"Forward-thinking local authorities and LSPs will have noticed the extent to which sustainable development is now required of them under a host of different policy initiatives. The smart ones are already getting to grips with this - not just to get ahead of the game in policy terms, but to reap the benefits for communities, services, the economy and the environment."

The report also highlights current initiatives to support the LSPs in delivering sustainable development from a number of national and regional organisations, including Defra and CLG in Central Government, and the Audit Commission and improvement bodies. It also makes a number of recommendations about where further support is needed. These include:

  • The Improvement and Development Agency (IDeA) to consider mainstreaming sustainable development into specific work on the Climate Change Best Practice Programme, procurement and LSP leadership, as part of the capacity building work programmes. This should also apply to the new Regional Improvement and Efficiency Partnerships (RIEPs), as their potential contribution to achieving sustainable development could be massive, if prioritised from their inception
  • Government Offices to consider how they might support time and resource-poor LSPs and local authorities on delivering sustainable development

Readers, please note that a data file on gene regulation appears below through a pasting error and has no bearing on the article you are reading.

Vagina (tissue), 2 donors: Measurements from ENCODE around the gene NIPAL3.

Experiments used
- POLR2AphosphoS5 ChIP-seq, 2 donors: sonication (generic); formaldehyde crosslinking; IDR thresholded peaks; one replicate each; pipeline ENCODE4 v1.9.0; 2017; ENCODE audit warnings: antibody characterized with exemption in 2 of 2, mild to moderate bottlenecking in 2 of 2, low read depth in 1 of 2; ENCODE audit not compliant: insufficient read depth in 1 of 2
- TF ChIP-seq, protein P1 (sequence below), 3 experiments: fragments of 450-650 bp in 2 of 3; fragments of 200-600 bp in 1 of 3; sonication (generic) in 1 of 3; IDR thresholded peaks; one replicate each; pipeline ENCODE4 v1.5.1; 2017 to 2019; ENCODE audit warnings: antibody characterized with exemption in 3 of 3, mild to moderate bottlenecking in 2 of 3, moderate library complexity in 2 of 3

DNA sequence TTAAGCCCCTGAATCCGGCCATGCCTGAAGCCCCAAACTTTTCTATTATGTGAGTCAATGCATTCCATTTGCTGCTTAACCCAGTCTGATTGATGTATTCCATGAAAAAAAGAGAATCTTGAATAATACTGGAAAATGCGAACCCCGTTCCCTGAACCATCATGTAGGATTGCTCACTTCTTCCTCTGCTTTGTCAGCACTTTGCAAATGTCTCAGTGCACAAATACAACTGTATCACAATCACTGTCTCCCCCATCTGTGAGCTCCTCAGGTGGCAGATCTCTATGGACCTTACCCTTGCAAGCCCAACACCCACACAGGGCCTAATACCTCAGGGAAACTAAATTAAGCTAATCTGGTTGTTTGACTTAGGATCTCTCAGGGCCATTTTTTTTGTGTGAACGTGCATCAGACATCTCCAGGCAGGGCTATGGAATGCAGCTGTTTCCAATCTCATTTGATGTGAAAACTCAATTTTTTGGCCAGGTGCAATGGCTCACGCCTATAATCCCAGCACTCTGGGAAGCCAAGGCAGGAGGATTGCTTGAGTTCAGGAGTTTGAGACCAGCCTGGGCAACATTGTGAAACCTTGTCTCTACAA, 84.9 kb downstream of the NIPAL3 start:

• Support and improvement bodies to allocate more dedicated resources to support sustainable practitioners in local authorities, LSPs and LSP partner organisations

Local Decision-Making, and Sustainable Development is available to download, along with 11 good practice case studies.

ENDS 

Notes to editors

  • For more information or to set up interviews, contact Rhian Thomas on 020 7270 8539 / 07825 106 803 or e-mail rhian.thomas@sd-commission.org.uk
  • The Sustainable Development Commission, made up of 18 Commissioners and chaired by Jonathon Porritt, is the government’s independent advisor on sustainability issues
  • Sustainable Development and Local Decision Making draws together the SDC’s findings from a year-long project funded by Defra called Capability for Local Sustainability .The project brought together a range of stakeholders to explore ways to improve the capability of local authorities and their LSPs to deliver sustainable development. These included Defra, CLG, DCSF, DH, the Local Government Association, Improvement and Development Agency, the Academy for Sustainable Communities, Government Offices, the Audit Commission and a range of representatives from local authorities and LSPs. It also draws on findings a consultant report from CAG, which is also available for download at www.sd-commission.org.uk.
  1. HM Government statutory guidance, Creating Strong, Safe and Prosperous Communities, says that "to a greater extent than previously, sustainability should be at the heart" of the Sustainable Community Strategy, with the Local Area Agreement as its "shorter-term delivery mechanism."
  2. The CAA consultation paper, CAA: Joint Inspectorate Proposals for Consultation – Summer 2008, says that CAA "is inherently about sustainability" at that "sustainability considerations will be integral to the three overarching CAA questions."

< Back